Re: ETHICS: The Marginalization of Humans and the Abortion Issue

Mark Miloscia (
Thu, 05 Mar 1998 22:41:06 -0800

Michael Lorrey wrote:

> > As I see it, the abortion debate has very little to do with the value of life
> > or what it is to be human. Its purely about individual freedom. If the
> > individual freedom of people were not at stake there the abortion debate would
> > be less robust by several orders of magnitude. An illustrative example: If you
> > polled 100 people from both sides of the abortion issue they would probably all
> > agree that the unnecessary death of children after birth should be avoided at
> > all costs. There is little dispute of the value of life after birth. Yet
> > 40,000 children die each day from hunger. The developed world drops a virtual
> > Hiroshima bomb on the Third World every two days in the form of depravity. In
> > the last three years the number of children that have died from starvation in
> > the Third World outnumber the number of abortions since the Roe v. Wade
> > decision.
> Gawd, what decade are you still in? Just how is it that the developed world is at
> fault for the starvation of children in countries which most of the time actually
> produce enough food to support the population, but hold back supplies from areas
> where dissident groups are based (as was the case in Ethiopia and Somalia, as is
> the case in Burma, as well as present day Indonesia) Hunger is a tool of third
> world despots, not of the first world citizenry who wind up footing the bill to
> feed the starving masses of other peoples basketcases.Spouting anti-western
> statist propaganda does not win any points in these debates. If anything, it is the
> fault of the authoritiarian states that produce such propaganda for their fifth
> column insurrectionists that the side effects of such brinksmanship even occur. Get
> off the statist treadmill.

Morality and Values! I love this discussion. Doug: The abortion debate has
everything to do with choice and what is human and Ethiopian. Most don't recognize
Michael: There is enough fault for everyone. We are all equally to blame.
Authoritarian regimes are directly at fault for allowing their people to die in a
horrible manner. The developed world (including all of us) is also at fault for
allowing starvation and death to occur when they have the power (either individually or
through their government) to stop or mitigate it.
Two key questions. Should we individually or collectively value all human life? Do
we have a (moral) responsiblity, individually or collectively, to prevent or reduce
human suffering and death? If you answer yes, the failure of anyone to act is wrong
(If you disagree, I would like to hear).
There is no doubt in my mind that most people would drop whatever they are doing
and fly to Ethiopia or picket the US Capitol, do what ever it takes, and try to rescue
their spouse or sibling or parent or offspring if they were one of those starving
statistics. Most people would think it strange (irresponsible even) if I mentioned
that my wife was "...dying in some Ethopian hell-hole. Darn those Warlords, it's their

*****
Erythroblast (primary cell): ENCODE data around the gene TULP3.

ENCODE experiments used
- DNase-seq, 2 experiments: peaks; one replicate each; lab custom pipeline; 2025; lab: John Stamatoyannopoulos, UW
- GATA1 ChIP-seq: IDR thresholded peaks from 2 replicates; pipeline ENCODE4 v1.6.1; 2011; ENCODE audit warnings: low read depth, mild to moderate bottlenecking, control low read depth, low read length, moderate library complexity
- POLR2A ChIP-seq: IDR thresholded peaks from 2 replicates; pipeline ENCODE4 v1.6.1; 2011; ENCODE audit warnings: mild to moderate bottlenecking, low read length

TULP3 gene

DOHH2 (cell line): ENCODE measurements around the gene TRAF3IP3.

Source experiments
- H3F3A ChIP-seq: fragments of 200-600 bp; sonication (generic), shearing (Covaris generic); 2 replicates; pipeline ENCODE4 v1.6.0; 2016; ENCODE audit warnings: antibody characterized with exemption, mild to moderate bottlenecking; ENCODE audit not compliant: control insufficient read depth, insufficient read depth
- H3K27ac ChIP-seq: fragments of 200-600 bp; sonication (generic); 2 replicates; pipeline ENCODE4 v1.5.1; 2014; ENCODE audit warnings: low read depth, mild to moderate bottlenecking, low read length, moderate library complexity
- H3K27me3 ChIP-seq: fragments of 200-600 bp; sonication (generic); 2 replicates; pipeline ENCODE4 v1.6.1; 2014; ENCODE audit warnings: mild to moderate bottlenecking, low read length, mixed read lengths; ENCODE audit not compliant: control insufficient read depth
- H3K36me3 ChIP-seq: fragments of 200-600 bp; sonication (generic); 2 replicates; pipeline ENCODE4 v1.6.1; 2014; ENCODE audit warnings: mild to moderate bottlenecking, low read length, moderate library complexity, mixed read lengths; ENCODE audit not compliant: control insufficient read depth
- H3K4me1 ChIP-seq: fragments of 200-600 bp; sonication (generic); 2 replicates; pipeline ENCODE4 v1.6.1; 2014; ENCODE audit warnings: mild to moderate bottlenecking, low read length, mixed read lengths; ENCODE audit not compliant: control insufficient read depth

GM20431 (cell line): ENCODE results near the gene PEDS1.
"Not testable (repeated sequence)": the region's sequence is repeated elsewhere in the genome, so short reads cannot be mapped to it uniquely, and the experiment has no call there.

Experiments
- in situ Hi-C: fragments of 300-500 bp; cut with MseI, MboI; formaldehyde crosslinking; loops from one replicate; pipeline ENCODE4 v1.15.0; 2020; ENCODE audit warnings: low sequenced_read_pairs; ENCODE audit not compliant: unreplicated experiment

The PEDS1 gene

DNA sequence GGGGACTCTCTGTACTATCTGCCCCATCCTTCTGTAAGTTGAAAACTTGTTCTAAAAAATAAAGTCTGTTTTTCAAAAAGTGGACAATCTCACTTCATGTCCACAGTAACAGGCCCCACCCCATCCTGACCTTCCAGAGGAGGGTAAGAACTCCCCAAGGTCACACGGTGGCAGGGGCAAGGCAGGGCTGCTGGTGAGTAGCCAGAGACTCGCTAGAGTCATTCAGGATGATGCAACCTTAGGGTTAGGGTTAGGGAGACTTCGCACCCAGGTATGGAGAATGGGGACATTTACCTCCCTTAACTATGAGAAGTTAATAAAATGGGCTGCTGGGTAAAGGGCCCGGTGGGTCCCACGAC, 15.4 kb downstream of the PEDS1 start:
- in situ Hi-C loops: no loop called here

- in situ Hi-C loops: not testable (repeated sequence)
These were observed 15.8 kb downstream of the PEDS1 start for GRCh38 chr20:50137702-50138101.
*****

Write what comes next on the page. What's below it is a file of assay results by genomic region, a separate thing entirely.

fault. Oh, by the way, did you see those Knicks last night, blew another game..." I
bet Ethiopia would be hip-deep in Marines if Hillary C. was lost somewhere in-country.

In any case, what is good for my wife or Hillary should then be good enough for the
rest of humanity. We can stop or reduce the dying, we just don't think a million
Ethiopians are worth one spouse. That is immoral.
Which brings us to abortion. When do those cells become human and worth protecting?
Are they equal to Etiopians? The proverbial gray area seems to be one mircosecond after
conception to one microsecond before conception (though some old-fashioned Chinese
peasents push the boundry a little further). I honestly believe that no one here, or
anywhere else, has put forth a good arguement that at "________" (period of time) after
conception, you become a human and then get this special protection. I am then left to
weigh the relative importance of curtailing for a few months a persons right to make a
certain decision (and the ensuing discomfort of childbirth) vs the possibilitity of
taking a human life. Believeing in mandatory seatbelts, DWI laws, and other minor loss
of freedoms, I vote (dare I say choose) life over discomfort.
Which then brings us to transhuman concepts. To quote "2001", I believe something
'wonderful' will happen to us in the future. Technology will insure that. I am trying
my hardest to ensure we are as responsible with all that new power, technology and with
each other, and thus avoid David Bailey's worry:
"I believe this issue will (and perhaps has already) arise in the future as the
utility of a large portion of the human population will be marginalized to virtually
zero. This marginalization might occur through the technologies such as
nanotechnology, artificial intelligence, and so on."
However, my mom always taught me that "the good guys always win in the end" and my
Christian faith also teaches me the same. So I just fight the good fight, don't worry
to much and try to be happy :-)
Wasn't there a song..?

Mark Miloscia